I7 vs. Xeon E5-1607

Discussion in 'Hardware' started by wickcity, Oct 18, 2012.

  1. wickcity


    Which of these would be better for trading? Also I7 vs. Xeon in general? The E5-1607 is the chip that came with a Dell Precision that I was looking at.
  2. vicirek


    No difference because you will use 5% of processing power of each for regular trading. Xeon is a solid stable server workhorse. i7 has better peak performance geared for retail gamer/power computer user. I would personally stay away from Dell because of proprietary system difficult to upgrade or fix, lower quality motherboards and other components. They may not last that long.
  3. ddude


    If you are looking at a system to do manual trading with interactive workstation style you might look at i7 or better... These would be desktop or desk side type systems with multi monitors, keyboard, mouse.

    If you are looking for a automated trading system server style you would look at the zeon based systems or better. These would be rack and roll redundant back room type systems.

    Of course you can blur the lines between the two...

    You can do better than dell, learn something new and build your own 8^)

  4. Any laptop from 2008 and on will work.

    Anyways, engadget cross posted Intel roadmap today. Xeon 10 core chips due soon.

    Ghz not mentioned, but ddr3 1866 mhz assumed standard.
  5. That E5-1607 would probably be fine unless you are running something crazy.

    The difference between Xeon and non-Xeon CPUs is very small. Xeon CPUs are designed to work in pairs with other Xeon CPUs where as retail CPUs are only able to have one processor per computer. Xeon allows you to have more than one CPU per computer (in servers you can have 2-4 CPUs per machine).

    Apples to Apples, the Xeon chips will always be more expensive. You can get the same exact CPU in an i7 variant as well as a Xeon variant. There is zero difference if you will only be running one socket (one CPU).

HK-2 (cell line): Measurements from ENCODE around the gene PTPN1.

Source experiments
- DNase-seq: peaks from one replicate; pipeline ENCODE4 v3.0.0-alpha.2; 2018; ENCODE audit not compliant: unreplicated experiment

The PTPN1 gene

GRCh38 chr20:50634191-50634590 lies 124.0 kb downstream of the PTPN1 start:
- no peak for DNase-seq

With Dell, the comments about the cheap parts, etc. are somewhat legit. If you are looking at their Precision Workstation line it's legit, server-grade parts & hardware. Anything lower starts to get cheap. I've had great luck with the Optiplex line in the past but have not used an Optiplex past the 755 model.
  6. You appear to be laboring under obsolete information... at least partially.

    As far as cheap computers... Dells are no better nor worse than anybody else's el-cheapos.

    If you want a good computer which will likely serve a long life, buy one from the Precision line... off of Dell's Outlet site is OK.. as is buying "lease return" from Dell Financial Services.

    As for "proprietary"... and "lower quality motherboards"... The only components in a Dell which are proprietary these days are the case and the motherboard... everything else is "off the shelf" just like other OEM makers. (Dell uses an OEM PSU, but it's made to ATX standards... so it's not really proprietary. Besides, Dell's reputation on their PSU is good. What makes Dell's mobos proprietary is that they will only properly fit and mount in a Dell case.)

    The Precision motherboard is top notch... their cheaper lines are like everybody else... compromised to a degree to meet a low price.

    FWIW... I've had virtually nothing BUT Dells for the last 10 years. Early on, I had Dimension... which had actual Intel motherboards... for the last 5 years, Precisions. My home network has 6 Precisions... over the years I've had few problems... only optic drives going out and RAM failing.. and they were not Dell parts.